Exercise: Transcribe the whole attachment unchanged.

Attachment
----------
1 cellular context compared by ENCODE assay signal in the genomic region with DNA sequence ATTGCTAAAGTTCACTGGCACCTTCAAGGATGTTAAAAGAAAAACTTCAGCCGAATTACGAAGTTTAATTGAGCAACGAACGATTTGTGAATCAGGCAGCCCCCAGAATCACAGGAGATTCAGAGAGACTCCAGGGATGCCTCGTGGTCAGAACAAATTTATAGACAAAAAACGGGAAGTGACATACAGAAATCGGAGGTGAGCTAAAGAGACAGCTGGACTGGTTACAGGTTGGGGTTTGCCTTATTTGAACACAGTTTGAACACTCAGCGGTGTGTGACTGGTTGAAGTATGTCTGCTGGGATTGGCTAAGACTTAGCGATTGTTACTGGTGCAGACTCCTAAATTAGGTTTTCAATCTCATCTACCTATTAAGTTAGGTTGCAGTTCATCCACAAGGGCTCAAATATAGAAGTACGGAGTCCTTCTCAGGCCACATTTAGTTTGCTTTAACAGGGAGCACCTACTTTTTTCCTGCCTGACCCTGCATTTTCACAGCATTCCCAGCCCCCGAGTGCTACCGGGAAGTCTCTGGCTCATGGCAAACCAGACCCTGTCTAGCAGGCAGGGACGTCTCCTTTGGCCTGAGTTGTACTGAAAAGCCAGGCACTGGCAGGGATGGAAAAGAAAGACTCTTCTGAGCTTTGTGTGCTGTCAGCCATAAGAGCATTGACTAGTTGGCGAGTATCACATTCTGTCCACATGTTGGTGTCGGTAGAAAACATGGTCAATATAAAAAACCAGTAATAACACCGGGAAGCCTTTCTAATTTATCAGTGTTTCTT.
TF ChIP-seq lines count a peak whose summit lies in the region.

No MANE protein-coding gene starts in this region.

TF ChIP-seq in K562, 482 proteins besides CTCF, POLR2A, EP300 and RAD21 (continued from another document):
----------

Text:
1 cellular context compared by ENCODE assay signal in the genomic region with DNA sequence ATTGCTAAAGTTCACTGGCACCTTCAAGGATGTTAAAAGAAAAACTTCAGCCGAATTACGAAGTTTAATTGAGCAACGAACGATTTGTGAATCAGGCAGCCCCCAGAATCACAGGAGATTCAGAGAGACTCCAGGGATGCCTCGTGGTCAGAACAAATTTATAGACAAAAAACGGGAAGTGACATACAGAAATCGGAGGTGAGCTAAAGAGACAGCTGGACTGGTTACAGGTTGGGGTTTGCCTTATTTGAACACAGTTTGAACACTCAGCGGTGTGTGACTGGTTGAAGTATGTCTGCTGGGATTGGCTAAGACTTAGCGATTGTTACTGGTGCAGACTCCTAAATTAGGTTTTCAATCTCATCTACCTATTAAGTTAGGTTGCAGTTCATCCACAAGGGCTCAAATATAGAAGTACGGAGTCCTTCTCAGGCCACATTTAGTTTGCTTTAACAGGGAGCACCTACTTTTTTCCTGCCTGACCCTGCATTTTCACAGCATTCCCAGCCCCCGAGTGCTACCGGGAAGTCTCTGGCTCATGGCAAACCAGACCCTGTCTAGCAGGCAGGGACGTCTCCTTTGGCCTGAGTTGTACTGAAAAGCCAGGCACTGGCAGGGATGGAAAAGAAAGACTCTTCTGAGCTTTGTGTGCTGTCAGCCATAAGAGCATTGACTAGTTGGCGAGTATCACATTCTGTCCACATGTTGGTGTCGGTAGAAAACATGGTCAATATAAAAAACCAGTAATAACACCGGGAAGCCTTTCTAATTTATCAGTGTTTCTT.
TF ChIP-seq lines count a peak whose summit lies in the region.

No MANE protein-coding gene starts in this region.

TF ChIP-seq in K562, 482 proteins besides CTCF, POLR2A, EP300 and RAD21 (continued from another document):